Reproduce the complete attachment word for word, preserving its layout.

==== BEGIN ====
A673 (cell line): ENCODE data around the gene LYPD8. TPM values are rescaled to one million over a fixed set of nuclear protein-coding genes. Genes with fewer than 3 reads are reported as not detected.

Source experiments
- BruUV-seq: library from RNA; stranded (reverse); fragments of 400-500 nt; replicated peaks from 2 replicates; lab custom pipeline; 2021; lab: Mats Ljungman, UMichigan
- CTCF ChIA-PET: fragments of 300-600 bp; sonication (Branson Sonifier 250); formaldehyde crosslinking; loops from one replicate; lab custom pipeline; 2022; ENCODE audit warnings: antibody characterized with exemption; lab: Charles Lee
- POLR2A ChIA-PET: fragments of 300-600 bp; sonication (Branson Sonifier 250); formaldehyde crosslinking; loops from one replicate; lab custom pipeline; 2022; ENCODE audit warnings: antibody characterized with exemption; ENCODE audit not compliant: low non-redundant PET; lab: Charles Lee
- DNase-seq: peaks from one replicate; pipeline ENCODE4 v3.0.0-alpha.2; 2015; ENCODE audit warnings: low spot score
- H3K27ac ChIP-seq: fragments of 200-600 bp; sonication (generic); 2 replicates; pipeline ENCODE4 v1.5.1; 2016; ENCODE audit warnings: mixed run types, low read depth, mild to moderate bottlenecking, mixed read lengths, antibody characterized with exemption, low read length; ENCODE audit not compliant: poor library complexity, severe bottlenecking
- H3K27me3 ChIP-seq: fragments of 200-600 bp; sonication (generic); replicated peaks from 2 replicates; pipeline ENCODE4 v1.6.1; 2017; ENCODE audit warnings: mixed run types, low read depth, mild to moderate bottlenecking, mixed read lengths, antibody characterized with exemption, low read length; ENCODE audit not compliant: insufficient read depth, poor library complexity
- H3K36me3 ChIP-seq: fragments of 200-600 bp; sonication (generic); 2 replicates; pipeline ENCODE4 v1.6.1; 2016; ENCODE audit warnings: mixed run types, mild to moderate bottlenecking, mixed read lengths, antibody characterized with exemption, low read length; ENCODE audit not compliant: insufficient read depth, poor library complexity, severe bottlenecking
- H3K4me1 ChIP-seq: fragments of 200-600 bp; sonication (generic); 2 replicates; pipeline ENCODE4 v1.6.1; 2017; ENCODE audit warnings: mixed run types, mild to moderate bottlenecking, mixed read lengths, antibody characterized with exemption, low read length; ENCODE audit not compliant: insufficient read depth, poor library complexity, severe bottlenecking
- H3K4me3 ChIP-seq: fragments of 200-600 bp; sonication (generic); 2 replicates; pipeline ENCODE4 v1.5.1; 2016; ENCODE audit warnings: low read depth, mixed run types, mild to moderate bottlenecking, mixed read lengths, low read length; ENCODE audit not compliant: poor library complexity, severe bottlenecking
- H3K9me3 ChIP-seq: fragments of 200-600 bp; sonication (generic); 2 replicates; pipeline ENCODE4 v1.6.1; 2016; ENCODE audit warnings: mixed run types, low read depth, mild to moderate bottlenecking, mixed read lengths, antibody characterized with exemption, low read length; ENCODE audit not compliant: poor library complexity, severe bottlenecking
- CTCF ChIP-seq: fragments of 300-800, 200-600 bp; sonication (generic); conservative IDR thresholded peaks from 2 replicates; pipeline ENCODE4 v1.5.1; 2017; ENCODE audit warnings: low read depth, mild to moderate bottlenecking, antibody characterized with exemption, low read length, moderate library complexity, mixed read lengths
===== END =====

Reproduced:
A673 (cell line): ENCODE data around the gene LYPD8. TPM values are rescaled to one million over a fixed set of nuclear protein-coding genes. Genes with fewer than 3 reads are reported as not detected.

Source experiments
- BruUV-seq: library from RNA; stranded (reverse); fragments of 400-500 nt; replicated peaks from 2 replicates; lab custom pipeline; 2021; lab: Mats Ljungman, UMichigan
- CTCF ChIA-PET: fragments of 300-600 bp; sonication (Branson Sonifier 250); formaldehyde crosslinking; loops from one replicate; lab custom pipeline; 2022; ENCODE audit warnings: antibody characterized with exemption; lab: Charles Lee
- POLR2A ChIA-PET: fragments of 300-600 bp; sonication (Branson Sonifier 250); formaldehyde crosslinking; loops from one replicate; lab custom pipeline; 2022; ENCODE audit warnings: antibody characterized with exemption; ENCODE audit not compliant: low non-redundant PET; lab: Charles Lee
- DNase-seq: peaks from one replicate; pipeline ENCODE4 v3.0.0-alpha.2; 2015; ENCODE audit warnings: low spot score
- H3K27ac ChIP-seq: fragments of 200-600 bp; sonication (generic); 2 replicates; pipeline ENCODE4 v1.5.1; 2016; ENCODE audit warnings: mixed run types, low read depth, mild to moderate bottlenecking, mixed read lengths, antibody characterized with exemption, low read length; ENCODE audit not compliant: poor library complexity, severe bottlenecking
- H3K27me3 ChIP-seq: fragments of 200-600 bp; sonication (generic); replicated peaks from 2 replicates; pipeline ENCODE4 v1.6.1; 2017; ENCODE audit warnings: mixed run types, low read depth, mild to moderate bottlenecking, mixed read lengths, antibody characterized with exemption, low read length; ENCODE audit not compliant: insufficient read depth, poor library complexity
- H3K36me3 ChIP-seq: fragments of 200-600 bp; sonication (generic); 2 replicates; pipeline ENCODE4 v1.6.1; 2016; ENCODE audit warnings: mixed run types, mild to moderate bottlenecking, mixed read lengths, antibody characterized with exemption, low read length; ENCODE audit not compliant: insufficient read depth, poor library complexity, severe bottlenecking
- H3K4me1 ChIP-seq: fragments of 200-600 bp; sonication (generic); 2 replicates; pipeline ENCODE4 v1.6.1; 2017; ENCODE audit warnings: mixed run types, mild to moderate bottlenecking, mixed read lengths, antibody characterized with exemption, low read length; ENCODE audit not compliant: insufficient read depth, poor library complexity, severe bottlenecking
- H3K4me3 ChIP-seq: fragments of 200-600 bp; sonication (generic); 2 replicates; pipeline ENCODE4 v1.5.1; 2016; ENCODE audit warnings: low read depth, mixed run types, mild to moderate bottlenecking, mixed read lengths, low read length; ENCODE audit not compliant: poor library complexity, severe bottlenecking
- H3K9me3 ChIP-seq: fragments of 200-600 bp; sonication (generic); 2 replicates; pipeline ENCODE4 v1.6.1; 2016; ENCODE audit warnings: mixed run types, low read depth, mild to moderate bottlenecking, mixed read lengths, antibody characterized with exemption, low read length; ENCODE audit not compliant: poor library complexity, severe bottlenecking
- CTCF ChIP-seq: fragments of 300-800, 200-600 bp; sonication (generic); conservative IDR thresholded peaks from 2 replicates; pipeline ENCODE4 v1.5.1; 2017; ENCODE audit warnings: low read depth, mild to moderate bottlenecking, antibody characterized with exemption, low read length, moderate library complexity, mixed read lengths